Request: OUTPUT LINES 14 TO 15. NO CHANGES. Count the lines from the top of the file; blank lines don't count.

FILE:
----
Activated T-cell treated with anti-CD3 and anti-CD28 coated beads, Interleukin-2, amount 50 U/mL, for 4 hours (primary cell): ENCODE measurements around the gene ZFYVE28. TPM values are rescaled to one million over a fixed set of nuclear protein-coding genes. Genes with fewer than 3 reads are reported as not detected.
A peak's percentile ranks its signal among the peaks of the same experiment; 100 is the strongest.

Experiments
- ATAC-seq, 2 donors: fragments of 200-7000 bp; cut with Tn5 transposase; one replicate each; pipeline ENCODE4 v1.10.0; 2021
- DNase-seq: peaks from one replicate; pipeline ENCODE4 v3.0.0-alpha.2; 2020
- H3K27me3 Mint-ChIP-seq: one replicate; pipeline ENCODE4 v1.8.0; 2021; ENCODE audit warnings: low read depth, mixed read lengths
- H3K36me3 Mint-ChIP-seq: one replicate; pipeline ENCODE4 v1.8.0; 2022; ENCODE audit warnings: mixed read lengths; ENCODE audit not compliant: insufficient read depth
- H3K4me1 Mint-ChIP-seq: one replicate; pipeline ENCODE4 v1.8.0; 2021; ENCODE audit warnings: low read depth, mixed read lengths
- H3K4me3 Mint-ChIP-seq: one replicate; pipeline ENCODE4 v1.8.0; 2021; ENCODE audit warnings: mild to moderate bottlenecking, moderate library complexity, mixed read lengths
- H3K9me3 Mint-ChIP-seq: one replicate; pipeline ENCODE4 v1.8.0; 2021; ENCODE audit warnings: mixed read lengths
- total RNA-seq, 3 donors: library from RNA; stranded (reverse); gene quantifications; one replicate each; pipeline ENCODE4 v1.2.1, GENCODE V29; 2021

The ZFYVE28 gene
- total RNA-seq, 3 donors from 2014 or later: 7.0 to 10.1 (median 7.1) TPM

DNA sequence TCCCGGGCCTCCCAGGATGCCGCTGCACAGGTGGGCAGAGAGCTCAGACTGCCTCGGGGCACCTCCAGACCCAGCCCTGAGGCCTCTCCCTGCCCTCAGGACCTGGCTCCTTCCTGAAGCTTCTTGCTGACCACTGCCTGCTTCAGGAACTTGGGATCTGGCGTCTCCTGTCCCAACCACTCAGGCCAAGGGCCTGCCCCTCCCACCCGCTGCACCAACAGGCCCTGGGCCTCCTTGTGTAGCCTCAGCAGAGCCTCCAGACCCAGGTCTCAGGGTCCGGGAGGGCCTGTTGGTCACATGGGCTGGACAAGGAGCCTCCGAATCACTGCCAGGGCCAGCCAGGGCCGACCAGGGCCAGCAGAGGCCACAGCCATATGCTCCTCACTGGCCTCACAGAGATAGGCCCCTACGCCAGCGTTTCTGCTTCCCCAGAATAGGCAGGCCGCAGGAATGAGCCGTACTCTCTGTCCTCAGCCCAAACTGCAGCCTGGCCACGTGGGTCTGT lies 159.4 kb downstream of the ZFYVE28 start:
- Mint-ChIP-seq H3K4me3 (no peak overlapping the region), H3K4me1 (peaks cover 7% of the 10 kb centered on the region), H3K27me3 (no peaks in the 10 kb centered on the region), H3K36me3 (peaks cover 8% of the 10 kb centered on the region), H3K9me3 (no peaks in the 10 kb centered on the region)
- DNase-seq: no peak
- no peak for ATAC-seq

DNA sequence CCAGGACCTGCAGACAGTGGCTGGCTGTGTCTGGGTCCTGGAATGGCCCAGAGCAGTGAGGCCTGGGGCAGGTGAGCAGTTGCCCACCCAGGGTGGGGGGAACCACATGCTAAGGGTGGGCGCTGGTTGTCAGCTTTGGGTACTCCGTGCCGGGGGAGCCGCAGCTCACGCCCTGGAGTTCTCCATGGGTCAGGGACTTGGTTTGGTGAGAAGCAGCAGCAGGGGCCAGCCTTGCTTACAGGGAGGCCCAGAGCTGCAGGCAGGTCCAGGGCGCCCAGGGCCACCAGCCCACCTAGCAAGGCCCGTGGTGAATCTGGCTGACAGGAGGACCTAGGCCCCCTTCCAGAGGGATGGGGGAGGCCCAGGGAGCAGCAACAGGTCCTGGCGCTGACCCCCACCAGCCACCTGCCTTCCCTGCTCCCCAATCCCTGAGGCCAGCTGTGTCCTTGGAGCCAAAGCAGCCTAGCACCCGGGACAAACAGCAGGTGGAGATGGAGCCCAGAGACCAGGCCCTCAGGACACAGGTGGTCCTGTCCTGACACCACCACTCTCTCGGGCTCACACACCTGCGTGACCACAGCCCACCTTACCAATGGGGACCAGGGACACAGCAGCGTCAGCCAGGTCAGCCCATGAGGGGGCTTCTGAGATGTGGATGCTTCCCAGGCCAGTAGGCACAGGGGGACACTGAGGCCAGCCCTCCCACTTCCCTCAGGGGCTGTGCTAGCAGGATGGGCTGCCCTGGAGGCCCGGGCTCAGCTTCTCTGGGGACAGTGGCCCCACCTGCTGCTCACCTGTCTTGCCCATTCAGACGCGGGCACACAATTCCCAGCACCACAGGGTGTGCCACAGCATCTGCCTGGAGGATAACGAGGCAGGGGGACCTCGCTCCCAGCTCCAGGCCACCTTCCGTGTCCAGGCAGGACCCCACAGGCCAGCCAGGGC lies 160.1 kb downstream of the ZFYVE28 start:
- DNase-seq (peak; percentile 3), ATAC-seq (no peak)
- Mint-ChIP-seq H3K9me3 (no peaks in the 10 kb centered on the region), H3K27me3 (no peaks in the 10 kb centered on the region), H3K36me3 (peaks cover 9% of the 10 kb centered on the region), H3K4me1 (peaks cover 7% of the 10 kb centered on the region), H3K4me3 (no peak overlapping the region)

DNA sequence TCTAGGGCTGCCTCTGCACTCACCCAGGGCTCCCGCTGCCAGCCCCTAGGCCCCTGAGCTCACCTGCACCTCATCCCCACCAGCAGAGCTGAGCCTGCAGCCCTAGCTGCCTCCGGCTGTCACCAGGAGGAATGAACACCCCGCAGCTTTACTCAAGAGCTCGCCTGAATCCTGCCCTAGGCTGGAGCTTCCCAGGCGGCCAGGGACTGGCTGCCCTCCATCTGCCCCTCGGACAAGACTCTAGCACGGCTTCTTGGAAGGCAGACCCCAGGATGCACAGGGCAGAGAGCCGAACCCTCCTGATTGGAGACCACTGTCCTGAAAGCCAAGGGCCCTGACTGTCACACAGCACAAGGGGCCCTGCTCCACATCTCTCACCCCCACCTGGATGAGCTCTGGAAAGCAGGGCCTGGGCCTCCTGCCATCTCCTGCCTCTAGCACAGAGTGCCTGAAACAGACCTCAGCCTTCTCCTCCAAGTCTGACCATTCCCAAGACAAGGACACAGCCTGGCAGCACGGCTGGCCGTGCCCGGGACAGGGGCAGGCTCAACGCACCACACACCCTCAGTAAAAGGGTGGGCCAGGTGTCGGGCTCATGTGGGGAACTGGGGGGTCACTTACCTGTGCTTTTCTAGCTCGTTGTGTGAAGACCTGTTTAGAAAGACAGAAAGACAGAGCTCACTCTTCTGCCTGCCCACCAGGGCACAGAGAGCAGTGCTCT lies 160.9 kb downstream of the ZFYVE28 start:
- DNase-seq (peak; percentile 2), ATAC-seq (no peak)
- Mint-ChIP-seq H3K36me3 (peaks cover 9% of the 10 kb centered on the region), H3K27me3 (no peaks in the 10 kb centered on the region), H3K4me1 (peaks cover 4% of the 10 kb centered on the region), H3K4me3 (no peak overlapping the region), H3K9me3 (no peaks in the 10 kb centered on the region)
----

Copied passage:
DNA sequence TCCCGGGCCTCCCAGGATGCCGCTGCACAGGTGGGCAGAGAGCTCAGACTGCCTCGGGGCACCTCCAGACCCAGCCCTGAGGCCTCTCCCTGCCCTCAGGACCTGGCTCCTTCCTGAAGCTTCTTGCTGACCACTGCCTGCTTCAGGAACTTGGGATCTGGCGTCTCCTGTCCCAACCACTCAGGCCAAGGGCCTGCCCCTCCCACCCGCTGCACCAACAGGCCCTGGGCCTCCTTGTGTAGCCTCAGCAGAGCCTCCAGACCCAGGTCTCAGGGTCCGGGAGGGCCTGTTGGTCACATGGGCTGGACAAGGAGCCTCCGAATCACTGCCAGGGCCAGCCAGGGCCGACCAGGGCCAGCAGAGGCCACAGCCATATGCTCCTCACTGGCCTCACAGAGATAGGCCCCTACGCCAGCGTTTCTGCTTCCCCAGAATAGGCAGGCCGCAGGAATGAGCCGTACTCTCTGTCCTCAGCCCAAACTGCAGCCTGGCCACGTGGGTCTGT lies 159.4 kb downstream of the ZFYVE28 start:
- Mint-ChIP-seq H3K4me3 (no peak overlapping the region), H3K4me1 (peaks cover 7% of the 10 kb centered on the region), H3K27me3 (no peaks in the 10 kb centered on the region), H3K36me3 (peaks cover 8% of the 10 kb centered on the region), H3K9me3 (no peaks in the 10 kb centered on the region)